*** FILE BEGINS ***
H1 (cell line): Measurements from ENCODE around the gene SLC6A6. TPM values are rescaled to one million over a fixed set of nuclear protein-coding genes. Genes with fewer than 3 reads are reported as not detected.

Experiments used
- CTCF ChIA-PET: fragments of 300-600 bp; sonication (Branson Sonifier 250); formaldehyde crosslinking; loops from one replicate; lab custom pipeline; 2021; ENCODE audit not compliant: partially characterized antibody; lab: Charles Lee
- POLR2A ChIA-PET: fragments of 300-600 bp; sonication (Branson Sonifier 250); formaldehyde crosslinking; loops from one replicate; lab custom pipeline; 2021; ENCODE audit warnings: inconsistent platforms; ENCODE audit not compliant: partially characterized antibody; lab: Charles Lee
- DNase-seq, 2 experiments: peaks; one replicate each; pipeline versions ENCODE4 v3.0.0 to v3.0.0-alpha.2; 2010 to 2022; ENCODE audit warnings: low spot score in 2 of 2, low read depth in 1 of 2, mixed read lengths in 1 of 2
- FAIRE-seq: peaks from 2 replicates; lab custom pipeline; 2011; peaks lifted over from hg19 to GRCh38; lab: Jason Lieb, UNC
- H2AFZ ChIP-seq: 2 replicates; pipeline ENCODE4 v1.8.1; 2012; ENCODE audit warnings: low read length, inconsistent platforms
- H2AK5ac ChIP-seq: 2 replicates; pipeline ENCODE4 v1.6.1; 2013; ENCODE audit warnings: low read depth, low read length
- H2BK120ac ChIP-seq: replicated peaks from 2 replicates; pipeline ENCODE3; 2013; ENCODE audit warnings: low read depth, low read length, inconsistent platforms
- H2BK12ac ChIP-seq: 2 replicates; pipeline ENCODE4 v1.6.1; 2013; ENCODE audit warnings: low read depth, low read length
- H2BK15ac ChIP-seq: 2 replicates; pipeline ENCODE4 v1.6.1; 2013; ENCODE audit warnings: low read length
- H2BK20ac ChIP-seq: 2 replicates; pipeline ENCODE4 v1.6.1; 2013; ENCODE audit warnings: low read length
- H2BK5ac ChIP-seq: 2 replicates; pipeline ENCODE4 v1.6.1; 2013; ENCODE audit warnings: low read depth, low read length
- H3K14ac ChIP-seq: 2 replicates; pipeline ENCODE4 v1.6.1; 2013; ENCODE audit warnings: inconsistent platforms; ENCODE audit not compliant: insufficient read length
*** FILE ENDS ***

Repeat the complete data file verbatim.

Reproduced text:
H1 (cell line): Measurements from ENCODE around the gene SLC6A6. TPM values are rescaled to one million over a fixed set of nuclear protein-coding genes. Genes with fewer than 3 reads are reported as not detected.

Experiments used
- CTCF ChIA-PET: fragments of 300-600 bp; sonication (Branson Sonifier 250); formaldehyde crosslinking; loops from one replicate; lab custom pipeline; 2021; ENCODE audit not compliant: partially characterized antibody; lab: Charles Lee
- POLR2A ChIA-PET: fragments of 300-600 bp; sonication (Branson Sonifier 250); formaldehyde crosslinking; loops from one replicate; lab custom pipeline; 2021; ENCODE audit warnings: inconsistent platforms; ENCODE audit not compliant: partially characterized antibody; lab: Charles Lee
- DNase-seq, 2 experiments: peaks; one replicate each; pipeline versions ENCODE4 v3.0.0 to v3.0.0-alpha.2; 2010 to 2022; ENCODE audit warnings: low spot score in 2 of 2, low read depth in 1 of 2, mixed read lengths in 1 of 2
- FAIRE-seq: peaks from 2 replicates; lab custom pipeline; 2011; peaks lifted over from hg19 to GRCh38; lab: Jason Lieb, UNC
- H2AFZ ChIP-seq: 2 replicates; pipeline ENCODE4 v1.8.1; 2012; ENCODE audit warnings: low read length, inconsistent platforms
- H2AK5ac ChIP-seq: 2 replicates; pipeline ENCODE4 v1.6.1; 2013; ENCODE audit warnings: low read depth, low read length
- H2BK120ac ChIP-seq: replicated peaks from 2 replicates; pipeline ENCODE3; 2013; ENCODE audit warnings: low read depth, low read length, inconsistent platforms
- H2BK12ac ChIP-seq: 2 replicates; pipeline ENCODE4 v1.6.1; 2013; ENCODE audit warnings: low read depth, low read length
- H2BK15ac ChIP-seq: 2 replicates; pipeline ENCODE4 v1.6.1; 2013; ENCODE audit warnings: low read length
- H2BK20ac ChIP-seq: 2 replicates; pipeline ENCODE4 v1.6.1; 2013; ENCODE audit warnings: low read length
- H2BK5ac ChIP-seq: 2 replicates; pipeline ENCODE4 v1.6.1; 2013; ENCODE audit warnings: low read depth, low read length
- H3K14ac ChIP-seq: 2 replicates; pipeline ENCODE4 v1.6.1; 2013; ENCODE audit warnings: inconsistent platforms; ENCODE audit not compliant: insufficient read length